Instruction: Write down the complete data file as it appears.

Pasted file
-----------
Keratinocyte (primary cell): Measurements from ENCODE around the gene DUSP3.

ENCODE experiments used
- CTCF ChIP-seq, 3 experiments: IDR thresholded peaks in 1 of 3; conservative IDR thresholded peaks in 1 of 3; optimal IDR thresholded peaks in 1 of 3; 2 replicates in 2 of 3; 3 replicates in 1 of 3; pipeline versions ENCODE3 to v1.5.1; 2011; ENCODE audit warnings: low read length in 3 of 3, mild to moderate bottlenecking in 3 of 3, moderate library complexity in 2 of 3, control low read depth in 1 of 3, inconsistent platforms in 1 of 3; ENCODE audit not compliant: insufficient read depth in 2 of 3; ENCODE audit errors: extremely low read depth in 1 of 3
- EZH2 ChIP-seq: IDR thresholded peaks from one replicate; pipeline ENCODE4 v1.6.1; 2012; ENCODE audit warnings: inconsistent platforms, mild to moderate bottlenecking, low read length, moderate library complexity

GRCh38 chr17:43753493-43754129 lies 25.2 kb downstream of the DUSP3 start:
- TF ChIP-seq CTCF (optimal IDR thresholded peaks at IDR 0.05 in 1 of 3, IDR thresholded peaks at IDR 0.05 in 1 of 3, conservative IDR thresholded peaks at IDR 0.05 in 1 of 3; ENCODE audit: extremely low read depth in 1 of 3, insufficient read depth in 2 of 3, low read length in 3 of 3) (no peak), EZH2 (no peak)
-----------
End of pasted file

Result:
Keratinocyte (primary cell): Measurements from ENCODE around the gene DUSP3.

ENCODE experiments used
- CTCF ChIP-seq, 3 experiments: IDR thresholded peaks in 1 of 3; conservative IDR thresholded peaks in 1 of 3; optimal IDR thresholded peaks in 1 of 3; 2 replicates in 2 of 3; 3 replicates in 1 of 3; pipeline versions ENCODE3 to v1.5.1; 2011; ENCODE audit warnings: low read length in 3 of 3, mild to moderate bottlenecking in 3 of 3, moderate library complexity in 2 of 3, control low read depth in 1 of 3, inconsistent platforms in 1 of 3; ENCODE audit not compliant: insufficient read depth in 2 of 3; ENCODE audit errors: extremely low read depth in 1 of 3
- EZH2 ChIP-seq: IDR thresholded peaks from one replicate; pipeline ENCODE4 v1.6.1; 2012; ENCODE audit warnings: inconsistent platforms, mild to moderate bottlenecking, low read length, moderate library complexity

GRCh38 chr17:43753493-43754129 lies 25.2 kb downstream of the DUSP3 start:
- TF ChIP-seq CTCF (optimal IDR thresholded peaks at IDR 0.05 in 1 of 3, IDR thresholded peaks at IDR 0.05 in 1 of 3, conservative IDR thresholded peaks at IDR 0.05 in 1 of 3; ENCODE audit: extremely low read depth in 1 of 3, insufficient read depth in 2 of 3, low read length in 3 of 3) (no peak), EZH2 (no peak)